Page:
You seem to be suggesting that there is no alternative that could be both fair and effective? If so, that is exactly the sort of myopia that keeps the majority of people falling for the same old bullshit over and over again. Exasperating!

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Noah Fence
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Feb 5 2014 17:24
Tommy Ascaso wrote:
Webby wrote:
I don't believe the ruling class give a flying fuck about the working class having the vote.

Not sure this is entirely true, they're desperately trying to encourage people to vote as they realise it is what gives them legitimacy.

Haha. Well I did kind of give my own argument a bit of a kick in the bollocks, so fair enough!
Your point is what I meant when I mentioned impotence. I stand corrected sir!!!

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Red Marriott
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Feb 5 2014 17:42
SPGB propaganda minister wrote:
Workers having the vote has always been a problem for a ruling class and pre-occupies them in finding ways and means to undermine, co-opt and hoax people into not using this political power at the ballot box in their own interests.

Yeh the ruling class have had to put a lot of effort into the difficult task of trying to stop the working class voting for SPGB.

ajjohnstone
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Feb 6 2014 06:59

Have no idea where your organisational affiliation lies, RM, but i wager it has as much lack of success in convincing a significant number of workers to support it as the SPGB.

The schadenfreude attitude has little merit unless you can boast of better achievements.

Marx in 1852 “But universal suffrage is the equivalent of political power for the working class of England, where the proletariat forms the large majority of the population, where, in a long though underground civil war, it has gained a clear consciousness of its position as a class and where even the rural districts know no longer any peasants, but only landlords, industrial capitalists (farmers) and hired labourers. The carrying of universal suffrage in England would, therefore be a far more socialistic measure than anything which has been honoured with that name on the continent. Its inevitable result, here is the political supremacy of the working class.”

His meaning is clear - a working class majority in Parliament, backed by a majority of the population, can bring about the real transfer of power. Marx reaffirms “the way to show political power [in Britain] lies open to the working class. Insurrection would be madness where peaceful agitation would more swiftly and surely do the work.”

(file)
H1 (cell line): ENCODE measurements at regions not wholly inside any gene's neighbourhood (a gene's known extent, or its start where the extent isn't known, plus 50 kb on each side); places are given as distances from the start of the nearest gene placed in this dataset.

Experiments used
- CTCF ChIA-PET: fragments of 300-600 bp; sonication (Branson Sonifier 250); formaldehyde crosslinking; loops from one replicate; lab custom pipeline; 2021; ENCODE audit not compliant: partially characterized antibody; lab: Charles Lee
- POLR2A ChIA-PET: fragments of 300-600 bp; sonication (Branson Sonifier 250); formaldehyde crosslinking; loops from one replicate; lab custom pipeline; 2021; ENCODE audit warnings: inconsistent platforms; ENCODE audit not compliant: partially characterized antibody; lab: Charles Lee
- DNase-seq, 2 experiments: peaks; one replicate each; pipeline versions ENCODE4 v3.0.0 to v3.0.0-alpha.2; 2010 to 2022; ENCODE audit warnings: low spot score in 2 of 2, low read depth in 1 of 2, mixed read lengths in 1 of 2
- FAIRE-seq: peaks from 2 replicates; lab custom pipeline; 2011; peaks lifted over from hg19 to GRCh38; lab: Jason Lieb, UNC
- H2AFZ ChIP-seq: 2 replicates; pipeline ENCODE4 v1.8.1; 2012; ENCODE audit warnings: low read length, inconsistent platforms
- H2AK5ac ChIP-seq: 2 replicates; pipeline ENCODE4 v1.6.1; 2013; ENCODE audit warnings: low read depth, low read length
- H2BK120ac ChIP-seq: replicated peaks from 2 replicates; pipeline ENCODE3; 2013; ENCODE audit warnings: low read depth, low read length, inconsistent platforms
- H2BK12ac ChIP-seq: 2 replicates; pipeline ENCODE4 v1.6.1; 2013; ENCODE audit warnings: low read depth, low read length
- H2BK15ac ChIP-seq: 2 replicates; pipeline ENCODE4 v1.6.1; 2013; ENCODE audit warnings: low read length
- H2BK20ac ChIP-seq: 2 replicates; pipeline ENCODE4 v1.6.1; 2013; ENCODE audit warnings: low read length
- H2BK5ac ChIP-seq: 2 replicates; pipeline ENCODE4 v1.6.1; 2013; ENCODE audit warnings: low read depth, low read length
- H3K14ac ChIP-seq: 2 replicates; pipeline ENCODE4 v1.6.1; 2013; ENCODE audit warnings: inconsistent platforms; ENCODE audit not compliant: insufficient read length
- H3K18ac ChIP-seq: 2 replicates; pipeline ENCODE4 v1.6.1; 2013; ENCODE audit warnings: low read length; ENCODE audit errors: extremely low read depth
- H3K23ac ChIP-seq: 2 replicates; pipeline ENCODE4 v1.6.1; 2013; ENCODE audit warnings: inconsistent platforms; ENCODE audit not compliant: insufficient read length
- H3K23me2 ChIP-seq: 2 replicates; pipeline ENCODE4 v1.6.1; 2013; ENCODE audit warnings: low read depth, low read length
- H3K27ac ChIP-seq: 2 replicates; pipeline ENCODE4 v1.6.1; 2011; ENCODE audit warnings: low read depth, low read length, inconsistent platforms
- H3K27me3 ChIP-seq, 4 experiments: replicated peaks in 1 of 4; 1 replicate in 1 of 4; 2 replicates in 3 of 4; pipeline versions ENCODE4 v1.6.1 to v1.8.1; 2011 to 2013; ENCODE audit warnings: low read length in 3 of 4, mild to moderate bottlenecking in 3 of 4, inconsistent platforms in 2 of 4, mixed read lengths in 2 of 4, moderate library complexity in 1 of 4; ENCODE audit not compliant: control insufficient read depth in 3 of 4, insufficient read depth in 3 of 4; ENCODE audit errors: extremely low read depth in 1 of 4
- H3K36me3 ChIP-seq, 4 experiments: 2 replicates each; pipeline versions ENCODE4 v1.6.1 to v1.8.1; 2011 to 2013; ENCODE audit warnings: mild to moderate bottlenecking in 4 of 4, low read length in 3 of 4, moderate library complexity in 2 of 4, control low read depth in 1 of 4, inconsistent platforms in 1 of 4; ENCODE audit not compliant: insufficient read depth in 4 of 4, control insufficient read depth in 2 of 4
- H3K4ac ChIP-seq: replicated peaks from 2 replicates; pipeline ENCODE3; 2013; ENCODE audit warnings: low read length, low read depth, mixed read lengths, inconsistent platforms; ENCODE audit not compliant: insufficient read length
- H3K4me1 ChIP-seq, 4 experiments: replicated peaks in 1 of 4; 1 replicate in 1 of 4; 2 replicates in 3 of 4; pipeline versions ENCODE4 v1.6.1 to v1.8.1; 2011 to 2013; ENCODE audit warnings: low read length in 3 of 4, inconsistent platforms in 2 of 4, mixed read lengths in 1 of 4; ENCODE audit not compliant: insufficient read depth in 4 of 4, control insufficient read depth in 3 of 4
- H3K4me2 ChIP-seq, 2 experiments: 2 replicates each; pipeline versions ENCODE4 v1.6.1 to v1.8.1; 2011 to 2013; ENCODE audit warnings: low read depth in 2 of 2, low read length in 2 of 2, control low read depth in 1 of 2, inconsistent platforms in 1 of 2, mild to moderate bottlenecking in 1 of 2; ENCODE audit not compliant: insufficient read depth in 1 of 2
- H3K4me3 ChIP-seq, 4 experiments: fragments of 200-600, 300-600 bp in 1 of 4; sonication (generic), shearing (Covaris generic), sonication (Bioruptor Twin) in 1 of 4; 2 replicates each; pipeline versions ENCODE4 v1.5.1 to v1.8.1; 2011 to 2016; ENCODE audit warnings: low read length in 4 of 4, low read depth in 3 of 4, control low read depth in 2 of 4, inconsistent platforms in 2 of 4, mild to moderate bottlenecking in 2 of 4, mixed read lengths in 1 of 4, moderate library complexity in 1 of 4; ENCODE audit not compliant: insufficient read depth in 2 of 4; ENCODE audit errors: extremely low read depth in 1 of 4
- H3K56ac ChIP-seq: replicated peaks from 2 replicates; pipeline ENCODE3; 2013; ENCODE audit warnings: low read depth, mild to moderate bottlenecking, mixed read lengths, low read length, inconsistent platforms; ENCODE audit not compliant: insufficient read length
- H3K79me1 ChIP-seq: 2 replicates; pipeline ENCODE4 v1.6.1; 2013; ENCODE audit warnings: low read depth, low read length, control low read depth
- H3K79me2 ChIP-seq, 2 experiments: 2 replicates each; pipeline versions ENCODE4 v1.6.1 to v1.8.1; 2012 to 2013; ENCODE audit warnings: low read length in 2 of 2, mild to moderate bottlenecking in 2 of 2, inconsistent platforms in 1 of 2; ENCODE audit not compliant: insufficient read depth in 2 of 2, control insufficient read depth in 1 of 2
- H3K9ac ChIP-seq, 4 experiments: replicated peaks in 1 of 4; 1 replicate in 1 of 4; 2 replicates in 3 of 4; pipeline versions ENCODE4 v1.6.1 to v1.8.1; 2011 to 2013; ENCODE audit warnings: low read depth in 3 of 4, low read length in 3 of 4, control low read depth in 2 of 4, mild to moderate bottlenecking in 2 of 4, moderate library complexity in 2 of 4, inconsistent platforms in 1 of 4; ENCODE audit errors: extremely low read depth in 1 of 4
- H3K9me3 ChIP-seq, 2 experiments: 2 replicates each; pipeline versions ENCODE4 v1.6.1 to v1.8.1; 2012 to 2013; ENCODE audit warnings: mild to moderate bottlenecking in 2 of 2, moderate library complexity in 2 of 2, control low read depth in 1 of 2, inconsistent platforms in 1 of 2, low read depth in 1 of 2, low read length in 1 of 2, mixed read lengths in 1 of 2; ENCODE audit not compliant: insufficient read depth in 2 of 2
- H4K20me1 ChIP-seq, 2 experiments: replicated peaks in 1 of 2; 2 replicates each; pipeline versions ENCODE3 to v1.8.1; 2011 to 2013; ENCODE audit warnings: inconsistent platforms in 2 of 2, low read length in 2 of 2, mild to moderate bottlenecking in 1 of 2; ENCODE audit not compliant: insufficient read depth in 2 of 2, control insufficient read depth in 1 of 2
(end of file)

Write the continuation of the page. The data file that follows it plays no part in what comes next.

Several decades later Engels still argued for its use commenting that in the USA the workers "next step towards their deliverance" was "the formation of a political workingmen's party, with a platform of its own, and the conquest of the Capitol and the White House for its goal." This new party "like all political parties everywhere . . . aspires to the conquest of political power."

In Britain Engels continued to argue that the task of the British working class was not only to pursue economic struggles "but above all in winning political rights, parliament, through the working class organised into an independent party" (significantly, the original manuscript stated "but in winning parliament, the political power").

So we are in good company even if not the popular one at this moment in time.

It is indeed a long and winding road, but all the supposed short-cuts that have been proposed over the years led to cul-de-sacs. The SPGB will plod on until persuaded of another more viable route. So far, many of the previous road maps to an emancipatory society have been proved to be as fictitious as buried treasure maps and the SPGB has been confirmed correct in holding to its own compass.

Spikymike
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Feb 6 2014 12:54

Good grief ajj you've dragged me out of the bunker on this one!

I mean 1852 or 2014 anyone. It's true that both much of the ruling class and many socialists thought back then that the franchise resulting from working class struggle would automatically lead on to the assumption of actual working class power within short thrift but the ruling class soon found out that wasn't the case. Repeating Marx word for word in support of the SPGB on this doesn't wash as I know they pick and choose a good deal on other matters, (and they have hardly been consistent in their support of reformist campaigns for the franchise anyway).